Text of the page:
“For everything there is a season, and a time for every matter under heaven: a time to be born, and a time to die, a time to plant, and a time to pluck up what is planted; a time to kill, and a time to heal; a time to break down, and a time to build up; a time to weep, and a time to laugh; a time to mourn, and a time to dance;” Ecclesiastes 3:1-4
When I was a junior in high school, I took an Introduction to Psychology class. Why did I choose this particular elective? I was interested in psychology. Others who had taken it said it was good. I liked the teacher, and it beat taking something like wood shop. (No offense to anyone who loved wood shop. It just wasn’t my thing.)
A class requirement was a book report on one of several books chosen by the teacher. I chose to read and report on the book How to Survive the Loss of a Love by Melba Colgrove, Harold H. Bloomfield and Peter McWilliams. I’d like to say that I chose this book because of my deep compassion for those who suffer loss. It would be nice to claim that I had some premonition of the vocation I would someday pursue; a vocation that calls me to walk with people who grieve. It would be downright swell to say any of those things and more, but the truth is that the book was short. I was chin deep in love for the first time and schoolwork was not high on my list of priorities, whereas my young man was. So even though I was an avid reader, a book that looked to be a quick read was okay by me.
I soon discovered that the size of the book belied the depth of its content. A unique fusion of psychology, prose and poetry, the authors took the reader not only through the stages of grief but gave voice to the multitude of losses that we all experience. From the “biggies” to the small losses we may not even recognize as occasions for grief – growing older, retiring, moving, etc. I found that I not only read the book, I absorbed it. Yet once the report was done, I put the book on my shelf and didn’t think much about it. Until my relationship with my first love ended, then I read it again.
Over the next several years I would read and reread that book, and it showed. Its dog eared corners were often turned down to mark some particular point or poem. It had gotten wet and the pages swelled and dried. Passages were highlighted. Each loss I experienced drove me to it, poring tearfully over each word, seeking comfort and reassurance from these people who obviously knew exactly what I was feeling and told me over and over again I would survive.
I learned that grief would wash over me in waves, growing stronger then ebbing; a brief respite before it crashed against me once more. I learned that no stage of grief was neatly defined, the lines of one stage blurred with another. I could move from agony to anger and back again several times. Grief observed no rules as far as that was concerned. Yet there are some rules when it comes to grieving. One rule is that when you suffer a loss you will grieve. Not allowing yourself to grieve at the time of a loss doesn’t mean you escape grief. It will catch up with you – one way or another.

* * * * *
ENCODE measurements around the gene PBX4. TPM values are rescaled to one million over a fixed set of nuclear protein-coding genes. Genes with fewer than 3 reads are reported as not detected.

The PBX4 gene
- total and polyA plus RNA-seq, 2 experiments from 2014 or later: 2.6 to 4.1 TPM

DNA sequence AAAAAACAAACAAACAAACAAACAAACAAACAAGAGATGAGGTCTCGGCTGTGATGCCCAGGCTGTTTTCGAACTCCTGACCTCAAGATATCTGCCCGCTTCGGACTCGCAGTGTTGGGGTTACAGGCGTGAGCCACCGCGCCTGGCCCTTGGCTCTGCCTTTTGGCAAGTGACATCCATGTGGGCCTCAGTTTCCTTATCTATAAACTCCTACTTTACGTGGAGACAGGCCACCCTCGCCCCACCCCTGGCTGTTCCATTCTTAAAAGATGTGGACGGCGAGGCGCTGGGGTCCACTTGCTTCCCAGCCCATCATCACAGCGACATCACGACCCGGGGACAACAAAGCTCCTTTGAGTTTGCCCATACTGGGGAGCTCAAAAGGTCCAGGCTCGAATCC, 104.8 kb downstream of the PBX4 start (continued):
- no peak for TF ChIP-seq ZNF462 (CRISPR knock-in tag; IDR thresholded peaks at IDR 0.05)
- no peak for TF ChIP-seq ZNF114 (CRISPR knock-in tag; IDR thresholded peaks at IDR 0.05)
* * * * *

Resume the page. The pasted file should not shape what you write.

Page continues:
I found this out the hard way when I was living in Richmond, Virginia. My mother called me at the office one day to tell me the horrible news that a high school friend had committed suicide. I was devastated beyond words. But before I’d had time to process this friend’s death, I found out that I was getting laid off. One loss replaced another. I didn’t really think about this again until several months later. I was spending a weekend taking care of two-year-old twins. Once I had strapped them into their cribs (I mean gently put them to bed), I sat down to watch the movie Dead Poet’s Society – a film I had seen once before when it first came to theaters. Even though I knew what happened, when the pivotal scene of the young man’s suicide approached I went from calmly sitting on the couch to lying on the floor weeping. Grief.
Somewhere in all of my moves I lost my copy of How to Survive the Loss of a Love. Perhaps I gave it away, thinking that I knew everything I needed to know about grieving. I guess I do know a lot more about it now. I’ve been through it enough I should have gained some wisdom. But a new season of grief is upon me. And I wish more than anything that I could open my book and read each page, finding solace once again in the knowledge that grief, like everything else, doesn’t last forever.